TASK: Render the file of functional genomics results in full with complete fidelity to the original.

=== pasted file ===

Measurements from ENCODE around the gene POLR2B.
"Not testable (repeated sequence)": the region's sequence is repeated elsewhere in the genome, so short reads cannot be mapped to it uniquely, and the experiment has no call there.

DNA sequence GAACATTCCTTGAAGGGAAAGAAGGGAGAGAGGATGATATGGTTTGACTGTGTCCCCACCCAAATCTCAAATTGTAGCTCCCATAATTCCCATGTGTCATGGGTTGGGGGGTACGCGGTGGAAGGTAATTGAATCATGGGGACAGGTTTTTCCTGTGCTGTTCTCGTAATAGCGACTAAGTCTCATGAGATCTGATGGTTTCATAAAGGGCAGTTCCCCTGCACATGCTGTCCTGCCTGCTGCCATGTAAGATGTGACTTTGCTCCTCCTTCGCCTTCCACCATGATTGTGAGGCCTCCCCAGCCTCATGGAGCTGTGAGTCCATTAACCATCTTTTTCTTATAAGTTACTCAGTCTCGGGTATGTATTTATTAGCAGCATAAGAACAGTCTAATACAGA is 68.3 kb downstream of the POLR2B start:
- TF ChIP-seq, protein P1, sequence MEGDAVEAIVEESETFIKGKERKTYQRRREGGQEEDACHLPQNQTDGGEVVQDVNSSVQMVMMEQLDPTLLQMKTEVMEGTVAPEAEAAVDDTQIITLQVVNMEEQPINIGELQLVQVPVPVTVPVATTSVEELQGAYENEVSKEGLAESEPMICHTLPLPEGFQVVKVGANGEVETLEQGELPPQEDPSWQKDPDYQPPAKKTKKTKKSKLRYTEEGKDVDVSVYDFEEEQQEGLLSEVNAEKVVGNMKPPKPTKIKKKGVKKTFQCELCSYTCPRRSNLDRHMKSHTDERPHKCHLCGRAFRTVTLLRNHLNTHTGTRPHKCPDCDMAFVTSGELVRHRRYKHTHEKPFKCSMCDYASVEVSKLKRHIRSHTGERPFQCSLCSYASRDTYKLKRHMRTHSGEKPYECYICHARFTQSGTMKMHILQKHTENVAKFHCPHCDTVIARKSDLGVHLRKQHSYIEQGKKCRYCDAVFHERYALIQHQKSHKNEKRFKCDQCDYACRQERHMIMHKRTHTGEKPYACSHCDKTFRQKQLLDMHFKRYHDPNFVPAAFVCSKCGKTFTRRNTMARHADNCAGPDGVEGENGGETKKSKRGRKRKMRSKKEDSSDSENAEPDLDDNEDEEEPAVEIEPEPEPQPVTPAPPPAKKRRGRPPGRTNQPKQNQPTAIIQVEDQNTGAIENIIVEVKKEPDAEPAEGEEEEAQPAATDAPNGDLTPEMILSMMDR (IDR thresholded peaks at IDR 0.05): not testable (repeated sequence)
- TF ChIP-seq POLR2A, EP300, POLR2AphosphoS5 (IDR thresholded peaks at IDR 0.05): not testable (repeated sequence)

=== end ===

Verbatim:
Measurements from ENCODE around the gene POLR2B.
"Not testable (repeated sequence)": the region's sequence is repeated elsewhere in the genome, so short reads cannot be mapped to it uniquely, and the experiment has no call there.

DNA sequence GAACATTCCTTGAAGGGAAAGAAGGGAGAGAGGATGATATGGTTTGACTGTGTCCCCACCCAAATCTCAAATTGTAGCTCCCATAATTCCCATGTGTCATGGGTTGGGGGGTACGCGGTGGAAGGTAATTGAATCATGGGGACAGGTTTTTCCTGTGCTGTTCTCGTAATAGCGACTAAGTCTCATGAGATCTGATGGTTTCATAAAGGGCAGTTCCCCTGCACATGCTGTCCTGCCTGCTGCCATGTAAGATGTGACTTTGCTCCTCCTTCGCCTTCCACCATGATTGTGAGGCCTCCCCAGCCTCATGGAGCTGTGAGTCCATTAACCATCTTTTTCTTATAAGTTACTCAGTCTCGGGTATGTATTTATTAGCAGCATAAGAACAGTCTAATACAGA is 68.3 kb downstream of the POLR2B start:
- TF ChIP-seq, protein P1, sequence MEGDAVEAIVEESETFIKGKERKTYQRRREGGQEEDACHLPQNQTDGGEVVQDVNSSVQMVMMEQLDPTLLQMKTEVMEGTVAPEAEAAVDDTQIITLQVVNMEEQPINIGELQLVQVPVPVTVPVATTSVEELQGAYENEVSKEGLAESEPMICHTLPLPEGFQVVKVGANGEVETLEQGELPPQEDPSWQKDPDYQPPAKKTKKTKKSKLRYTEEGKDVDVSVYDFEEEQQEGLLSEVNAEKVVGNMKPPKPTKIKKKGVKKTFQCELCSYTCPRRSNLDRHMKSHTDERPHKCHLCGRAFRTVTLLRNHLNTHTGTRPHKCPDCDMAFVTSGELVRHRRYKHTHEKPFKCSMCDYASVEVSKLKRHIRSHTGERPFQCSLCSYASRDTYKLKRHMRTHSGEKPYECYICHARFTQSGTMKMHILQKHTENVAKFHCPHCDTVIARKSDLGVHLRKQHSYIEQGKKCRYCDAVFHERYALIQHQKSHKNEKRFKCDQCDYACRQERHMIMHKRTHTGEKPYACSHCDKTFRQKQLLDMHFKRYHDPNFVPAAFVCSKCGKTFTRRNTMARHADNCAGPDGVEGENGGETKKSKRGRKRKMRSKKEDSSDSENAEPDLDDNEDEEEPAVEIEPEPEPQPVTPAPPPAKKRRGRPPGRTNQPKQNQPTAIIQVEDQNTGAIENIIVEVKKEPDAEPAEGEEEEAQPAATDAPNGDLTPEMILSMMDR (IDR thresholded peaks at IDR 0.05): not testable (repeated sequence)
- TF ChIP-seq POLR2A, EP300, POLR2AphosphoS5 (IDR thresholded peaks at IDR 0.05): not testable (repeated sequence)